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Super League Triathlon Malibu 2023 results: Hayden Wilde dominant as Bergere leapfrogs Brownlee

Kiwi star dominant in California

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Hayden Wilde was an impressive winner at Super League Triathlon Malibu on Saturday as the Kiwi star dominated proceedings on an eventful day in California.

The Kiwi star won both of the opening two stages at Zuma Beach, and rammed home that advantage as he ran away from Frenchman Leo Bergere on the run leg of the final pursuit stage.

Aussie Matt Hauser produced an excellent finish to deny South Africa’s Henri Schoeman of the final podium spot, with Portugal’s Vasco Vilaca pipping Britain’s Alex Yee for fifth.

Bergere now leads the championship standings heading into the Grand Final in Neom on October 21, ahead of Jonny Brownlee and Wilde.

Wilde leads the way

Schoeman of South Africa aced the stage one swim to grab the lead heading out of T1, and the first short chute of the day for the Scorpions. He was followed out of the Pacific by Chris Perham, Tayler Reid and Max Stapley. Championship leader Brownlee was 13 seconds down, with Yee at +00:18, Wilde +00:20 and Kristian Blummenfelt +00:24.

It was looking very good for the Scorpions after the first bike lap with Schoeman followed by team-mates Shachar Sagiv and Tayler Reid at the front of the field. Brownlee and Yee meanwhile were now just four and six seconds away respectively with Wilde at +00:10.

Bergere moved to the head of the field on lap two with the top 15 in the timings separated just by eight seconds. It was absolutely all to play for as they headed towards T2.

Bergere picked up the second short chute of the day for the Eagles as he led Sagiv and Dan Dixon out onto the run course. They were followed closely by Brownlee, Wilde, Vasco Vilaca and Reid. Yee meanwhile was 12 seconds back with plenty to do.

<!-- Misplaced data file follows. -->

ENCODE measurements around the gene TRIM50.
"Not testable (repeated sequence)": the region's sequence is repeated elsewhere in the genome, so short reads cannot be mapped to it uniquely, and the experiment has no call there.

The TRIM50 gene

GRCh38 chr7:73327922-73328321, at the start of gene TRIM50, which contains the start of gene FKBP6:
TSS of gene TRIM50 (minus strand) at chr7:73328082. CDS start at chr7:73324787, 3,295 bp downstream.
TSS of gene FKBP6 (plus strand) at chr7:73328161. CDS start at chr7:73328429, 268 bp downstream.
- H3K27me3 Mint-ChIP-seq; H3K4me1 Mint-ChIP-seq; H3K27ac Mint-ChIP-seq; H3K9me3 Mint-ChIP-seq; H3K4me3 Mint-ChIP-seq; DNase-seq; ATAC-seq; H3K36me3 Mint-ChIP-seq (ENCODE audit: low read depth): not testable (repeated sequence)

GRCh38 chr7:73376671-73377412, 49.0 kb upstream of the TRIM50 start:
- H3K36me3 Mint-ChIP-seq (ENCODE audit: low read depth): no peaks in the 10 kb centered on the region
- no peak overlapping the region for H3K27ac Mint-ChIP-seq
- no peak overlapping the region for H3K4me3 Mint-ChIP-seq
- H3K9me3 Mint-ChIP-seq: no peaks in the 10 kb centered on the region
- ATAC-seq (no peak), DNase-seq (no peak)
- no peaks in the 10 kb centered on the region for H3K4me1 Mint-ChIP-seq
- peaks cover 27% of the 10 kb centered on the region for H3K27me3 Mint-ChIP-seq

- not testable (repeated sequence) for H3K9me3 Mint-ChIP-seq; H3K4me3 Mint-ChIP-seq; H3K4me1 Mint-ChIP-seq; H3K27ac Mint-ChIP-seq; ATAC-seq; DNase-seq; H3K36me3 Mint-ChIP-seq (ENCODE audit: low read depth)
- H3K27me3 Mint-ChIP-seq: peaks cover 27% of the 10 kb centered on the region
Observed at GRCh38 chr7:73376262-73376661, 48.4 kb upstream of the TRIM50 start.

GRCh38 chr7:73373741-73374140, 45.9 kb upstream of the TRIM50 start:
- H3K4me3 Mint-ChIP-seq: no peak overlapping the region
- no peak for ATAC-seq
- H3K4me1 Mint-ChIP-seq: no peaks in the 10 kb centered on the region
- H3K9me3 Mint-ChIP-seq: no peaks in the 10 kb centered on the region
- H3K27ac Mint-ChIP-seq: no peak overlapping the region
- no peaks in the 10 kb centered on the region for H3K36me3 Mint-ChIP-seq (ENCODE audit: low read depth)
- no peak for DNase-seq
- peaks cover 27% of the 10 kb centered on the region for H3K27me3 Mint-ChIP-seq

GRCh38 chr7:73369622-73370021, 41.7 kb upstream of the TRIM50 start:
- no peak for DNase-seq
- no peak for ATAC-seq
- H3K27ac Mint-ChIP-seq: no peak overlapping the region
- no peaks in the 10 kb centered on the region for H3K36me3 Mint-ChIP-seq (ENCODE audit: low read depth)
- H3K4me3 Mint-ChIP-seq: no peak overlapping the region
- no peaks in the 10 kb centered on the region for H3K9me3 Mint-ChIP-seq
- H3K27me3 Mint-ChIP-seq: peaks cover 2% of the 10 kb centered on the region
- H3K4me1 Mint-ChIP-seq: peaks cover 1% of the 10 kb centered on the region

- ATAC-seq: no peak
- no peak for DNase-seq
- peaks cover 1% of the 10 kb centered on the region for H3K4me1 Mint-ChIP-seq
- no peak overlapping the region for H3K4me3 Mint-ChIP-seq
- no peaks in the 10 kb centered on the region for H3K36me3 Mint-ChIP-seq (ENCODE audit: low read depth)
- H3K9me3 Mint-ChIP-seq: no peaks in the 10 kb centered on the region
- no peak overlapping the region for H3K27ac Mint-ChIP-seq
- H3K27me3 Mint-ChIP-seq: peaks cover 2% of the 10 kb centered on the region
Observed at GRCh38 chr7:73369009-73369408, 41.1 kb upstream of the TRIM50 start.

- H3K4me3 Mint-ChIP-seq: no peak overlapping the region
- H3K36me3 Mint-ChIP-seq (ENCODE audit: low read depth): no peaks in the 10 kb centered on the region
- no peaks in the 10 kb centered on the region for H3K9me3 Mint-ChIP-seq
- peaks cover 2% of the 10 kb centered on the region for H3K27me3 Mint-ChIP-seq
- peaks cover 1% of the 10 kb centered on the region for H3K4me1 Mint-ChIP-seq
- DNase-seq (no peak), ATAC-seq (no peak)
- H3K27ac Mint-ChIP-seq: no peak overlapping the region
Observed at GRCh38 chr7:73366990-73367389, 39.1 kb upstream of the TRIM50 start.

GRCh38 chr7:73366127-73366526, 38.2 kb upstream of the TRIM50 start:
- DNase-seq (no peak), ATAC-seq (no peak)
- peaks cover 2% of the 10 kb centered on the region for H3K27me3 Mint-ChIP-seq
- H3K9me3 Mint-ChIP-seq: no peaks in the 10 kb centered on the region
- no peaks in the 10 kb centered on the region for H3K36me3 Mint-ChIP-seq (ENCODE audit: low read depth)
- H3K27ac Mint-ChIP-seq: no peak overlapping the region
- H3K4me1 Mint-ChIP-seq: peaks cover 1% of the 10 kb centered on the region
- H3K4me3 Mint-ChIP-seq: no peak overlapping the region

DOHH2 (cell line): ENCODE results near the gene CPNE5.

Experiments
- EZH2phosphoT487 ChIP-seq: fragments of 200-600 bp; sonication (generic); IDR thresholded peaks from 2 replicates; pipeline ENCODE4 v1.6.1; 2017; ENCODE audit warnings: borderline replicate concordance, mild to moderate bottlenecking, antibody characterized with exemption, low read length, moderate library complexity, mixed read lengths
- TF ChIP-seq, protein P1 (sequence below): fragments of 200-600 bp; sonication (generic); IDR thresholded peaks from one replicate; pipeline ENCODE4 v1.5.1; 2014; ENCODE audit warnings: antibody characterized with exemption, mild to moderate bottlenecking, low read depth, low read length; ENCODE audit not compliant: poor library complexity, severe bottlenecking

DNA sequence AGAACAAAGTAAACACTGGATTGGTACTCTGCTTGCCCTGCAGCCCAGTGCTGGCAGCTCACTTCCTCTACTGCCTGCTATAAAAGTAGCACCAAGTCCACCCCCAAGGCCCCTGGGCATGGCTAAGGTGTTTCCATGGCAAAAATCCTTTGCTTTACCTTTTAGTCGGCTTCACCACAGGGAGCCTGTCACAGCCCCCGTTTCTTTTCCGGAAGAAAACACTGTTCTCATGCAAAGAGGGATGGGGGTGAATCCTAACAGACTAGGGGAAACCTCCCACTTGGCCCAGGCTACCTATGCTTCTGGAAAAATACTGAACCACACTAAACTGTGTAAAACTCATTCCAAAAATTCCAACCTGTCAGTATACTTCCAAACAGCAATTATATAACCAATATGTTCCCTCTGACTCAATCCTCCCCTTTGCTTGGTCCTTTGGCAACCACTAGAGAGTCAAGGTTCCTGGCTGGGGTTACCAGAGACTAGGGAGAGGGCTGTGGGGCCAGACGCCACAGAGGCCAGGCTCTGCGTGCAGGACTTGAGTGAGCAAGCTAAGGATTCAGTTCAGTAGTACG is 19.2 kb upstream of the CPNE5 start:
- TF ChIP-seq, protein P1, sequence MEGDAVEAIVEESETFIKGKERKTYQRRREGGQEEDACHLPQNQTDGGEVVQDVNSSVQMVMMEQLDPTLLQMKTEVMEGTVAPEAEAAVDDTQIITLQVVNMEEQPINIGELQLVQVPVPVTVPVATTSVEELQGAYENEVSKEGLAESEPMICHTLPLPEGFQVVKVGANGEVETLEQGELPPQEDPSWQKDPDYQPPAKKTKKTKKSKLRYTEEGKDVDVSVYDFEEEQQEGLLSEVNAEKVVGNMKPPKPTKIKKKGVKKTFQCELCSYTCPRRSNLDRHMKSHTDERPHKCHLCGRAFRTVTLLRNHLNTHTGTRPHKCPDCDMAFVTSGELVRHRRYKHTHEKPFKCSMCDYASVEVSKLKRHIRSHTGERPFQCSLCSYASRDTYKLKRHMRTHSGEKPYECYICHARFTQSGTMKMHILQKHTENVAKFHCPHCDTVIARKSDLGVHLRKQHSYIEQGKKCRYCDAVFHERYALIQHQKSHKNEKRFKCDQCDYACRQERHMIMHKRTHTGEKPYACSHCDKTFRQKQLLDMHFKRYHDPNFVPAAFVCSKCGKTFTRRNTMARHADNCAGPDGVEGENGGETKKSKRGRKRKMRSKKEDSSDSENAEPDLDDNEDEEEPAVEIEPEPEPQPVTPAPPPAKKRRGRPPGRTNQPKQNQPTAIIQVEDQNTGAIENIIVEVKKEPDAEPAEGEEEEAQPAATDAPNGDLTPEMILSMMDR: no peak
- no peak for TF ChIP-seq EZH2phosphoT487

Wilde joined Bergere at the front on the run, while Blummenfelt provided a lung-bursting effort to be snapping at their heels as the bell rang. Then it was Sagiv, Vilaca and Brownlee – with the front six separated by just 3.3 seconds.

It was the Kiwi Wilde who poured it on in the closing stages to win the first stage, ahead of Bergere and Blummenfelt. Then we had a group of athletes all eight seconds back – and it included Vilaca, Sagiv and Brownlee.

Eliminated after stage one were Vitali Vorontsov, Ben Kanute and Carter Stuhlmacher.

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Hayden stars as Brownlee falls away

The Scorpions again held sway after the swim with Reid and Schoeman leading the field out of the water. They had 10 seconds to spare over Max Stapley with Morgan Pearson, Wilde, Hauser, Chase McQueen and Brownlee all then bunched together.

Schoeman took control early on the bike ahead of team-mate Wilde with Bergere then leading a big group of chasers. The two Scorpions had nine seconds to spare by the time they entered T2, with Vilaca, Yee, Sagiv, Bergere, Reid and Brownlee all then closely bunched.

Wilde took the initiative on the run for the Scorpions as he led Schoeman towards the finish. Behind them we had Yee growing into the race, some 9.9 seconds back at the bell. Vilaca, Bergere and Hauser were all right behind the British star with Brownlee at +00:14.